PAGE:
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Children learn good hygiene habits from each other

© UNICEF Bangladesh/2009/Shehzad Noorani
Using a flip chart, Jewel, 14, conducts a child-to-child session on hygiene practices in Driver Para of Gaibandha, a city in northern Bangladesh.

By Naimul Haq

GAIBANDHA, Bangladesh March 2009 : Dust and rubbish are kicked up as the  children run around the streets of the driverpara - drivers’ neighborhood-  in Gaibandha, north-west Bangladesh.

The village – so named because most of the men who live there drive busses or trucks – lacks basic amenities such as drains and garbage bins; latrines are unhygienic and water is unsafe.

However, there is a festive atmosphere here today. The children are dressed in their best clothes and are chatting excitedly while they wait for the beginning of the group session about hygiene.

“It’s fun to unite at such a gathering. It’s so lively and entertaining,” said Asha Akhter, student of class III.

“To most of us the gathering is like a festival,” said nine year old Jemmy. “We play, sing and have fun during the session.”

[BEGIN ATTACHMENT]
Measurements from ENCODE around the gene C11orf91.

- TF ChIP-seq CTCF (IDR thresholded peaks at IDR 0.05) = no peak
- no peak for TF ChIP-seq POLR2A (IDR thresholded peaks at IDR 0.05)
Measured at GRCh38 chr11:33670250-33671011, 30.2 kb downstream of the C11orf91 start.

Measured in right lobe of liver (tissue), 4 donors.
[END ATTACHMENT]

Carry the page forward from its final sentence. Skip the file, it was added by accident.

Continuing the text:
Today’s courtyard meeting is the second in a series of interactive lessons aimed at educating children about personal hygiene.

The informal educational sessions, called childrens’ clusters, are part of the UNICEF/ Government of Bangladesh Sanitation, Hygiene Education and Water project in Bangladesh (SHEWA-B) . Here in Gaibandha the project is facilitated by the local NGO Shamaj Kallyan Shangstha.

“We have no teacher as such. We select one of us as our leader to conduct an informal session. Here we learn about personal hygiene by teaching one another,” said Samuel, another young participant and Asha’s neighbour.

Community hygiene promoters, like Farhana Boby, give support support the children during the lessons. “I assist the children in organizing their learning session but I don’t really play a direct role while the session is in progress,” Farhana said.

“Once they select their leader I sit with him or her to advice on how to transmit messages on hygiene. There is no formal teaching; the idea is to promote self-learning through enjoyment.”

The messages on personal hygiene discussed in the sessions are simple.  “We talk about trimming nails regularly, washing our hands before eating and after going to latrine,” said Juwel, a student of class IV.

The SHEWA-B project was initiated by UNICEF and the Bangladesh Government in 2007 and is funded by the UK Department for International Development (DFID).

The main objective is to reduce mortality, morbidity and malnutrition due to water and excreta related diseases, especially among women and children. The project is being implemented in 31 municipalities across Bangladesh.





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